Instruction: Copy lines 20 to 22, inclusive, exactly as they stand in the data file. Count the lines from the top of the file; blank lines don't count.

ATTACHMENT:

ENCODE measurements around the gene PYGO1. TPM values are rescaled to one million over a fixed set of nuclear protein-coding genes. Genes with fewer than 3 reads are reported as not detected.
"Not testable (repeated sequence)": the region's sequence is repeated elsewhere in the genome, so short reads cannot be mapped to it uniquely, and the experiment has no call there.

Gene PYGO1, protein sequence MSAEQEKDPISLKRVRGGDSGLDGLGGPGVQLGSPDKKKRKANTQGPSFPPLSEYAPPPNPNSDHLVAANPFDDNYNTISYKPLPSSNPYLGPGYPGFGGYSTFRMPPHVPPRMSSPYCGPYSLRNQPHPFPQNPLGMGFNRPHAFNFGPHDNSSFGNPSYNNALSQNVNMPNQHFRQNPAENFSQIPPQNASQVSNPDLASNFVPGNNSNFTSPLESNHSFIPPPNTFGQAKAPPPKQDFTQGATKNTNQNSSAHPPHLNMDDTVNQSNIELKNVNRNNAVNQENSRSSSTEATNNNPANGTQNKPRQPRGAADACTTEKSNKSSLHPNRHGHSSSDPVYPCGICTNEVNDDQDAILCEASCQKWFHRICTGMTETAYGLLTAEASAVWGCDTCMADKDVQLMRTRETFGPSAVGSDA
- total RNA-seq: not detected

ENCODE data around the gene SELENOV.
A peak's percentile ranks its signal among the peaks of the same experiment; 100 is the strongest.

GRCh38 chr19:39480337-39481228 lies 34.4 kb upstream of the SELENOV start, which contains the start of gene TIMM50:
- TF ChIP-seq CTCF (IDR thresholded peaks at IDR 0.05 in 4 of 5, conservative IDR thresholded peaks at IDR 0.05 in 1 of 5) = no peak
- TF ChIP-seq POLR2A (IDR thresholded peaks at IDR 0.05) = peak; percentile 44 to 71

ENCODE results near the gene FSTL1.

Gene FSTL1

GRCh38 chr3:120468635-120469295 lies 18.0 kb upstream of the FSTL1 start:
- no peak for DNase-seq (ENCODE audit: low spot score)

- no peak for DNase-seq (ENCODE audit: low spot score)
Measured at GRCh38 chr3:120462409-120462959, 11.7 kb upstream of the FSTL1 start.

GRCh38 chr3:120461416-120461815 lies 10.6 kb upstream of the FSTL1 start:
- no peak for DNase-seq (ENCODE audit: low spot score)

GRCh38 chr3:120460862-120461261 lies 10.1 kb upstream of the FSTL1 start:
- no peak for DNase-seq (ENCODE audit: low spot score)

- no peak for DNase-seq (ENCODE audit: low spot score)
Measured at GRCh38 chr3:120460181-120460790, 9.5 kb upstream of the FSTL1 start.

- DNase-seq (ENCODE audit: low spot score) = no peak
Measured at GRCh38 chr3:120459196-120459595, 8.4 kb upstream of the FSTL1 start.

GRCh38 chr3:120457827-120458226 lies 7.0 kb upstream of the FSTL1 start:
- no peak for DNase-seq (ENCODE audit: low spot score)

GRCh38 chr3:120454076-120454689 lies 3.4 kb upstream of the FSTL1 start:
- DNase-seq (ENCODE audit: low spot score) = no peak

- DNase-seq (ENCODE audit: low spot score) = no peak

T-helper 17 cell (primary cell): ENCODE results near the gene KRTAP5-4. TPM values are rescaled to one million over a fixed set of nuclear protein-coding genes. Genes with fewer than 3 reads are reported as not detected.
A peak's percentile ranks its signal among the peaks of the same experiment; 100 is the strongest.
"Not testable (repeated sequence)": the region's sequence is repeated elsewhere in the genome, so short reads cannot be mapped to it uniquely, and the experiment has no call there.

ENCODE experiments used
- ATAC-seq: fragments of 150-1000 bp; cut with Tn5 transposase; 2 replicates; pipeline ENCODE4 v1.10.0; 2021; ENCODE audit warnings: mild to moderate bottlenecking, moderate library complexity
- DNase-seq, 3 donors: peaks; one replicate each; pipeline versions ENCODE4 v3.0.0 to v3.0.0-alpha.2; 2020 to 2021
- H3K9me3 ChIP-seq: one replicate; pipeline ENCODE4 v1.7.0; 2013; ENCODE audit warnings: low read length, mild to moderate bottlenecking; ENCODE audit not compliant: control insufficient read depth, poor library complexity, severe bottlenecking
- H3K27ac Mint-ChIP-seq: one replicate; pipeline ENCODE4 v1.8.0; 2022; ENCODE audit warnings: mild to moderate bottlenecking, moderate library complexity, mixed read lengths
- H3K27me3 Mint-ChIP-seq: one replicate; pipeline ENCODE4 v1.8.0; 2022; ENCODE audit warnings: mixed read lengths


- no peak for DNase-seq (ENCODE audit: low spot score)
Measured at GRCh38 chr3:120460181-120460790, 9.5 kb upstream of the FSTL1 start.

- DNase-seq (ENCODE audit: low spot score) = no peak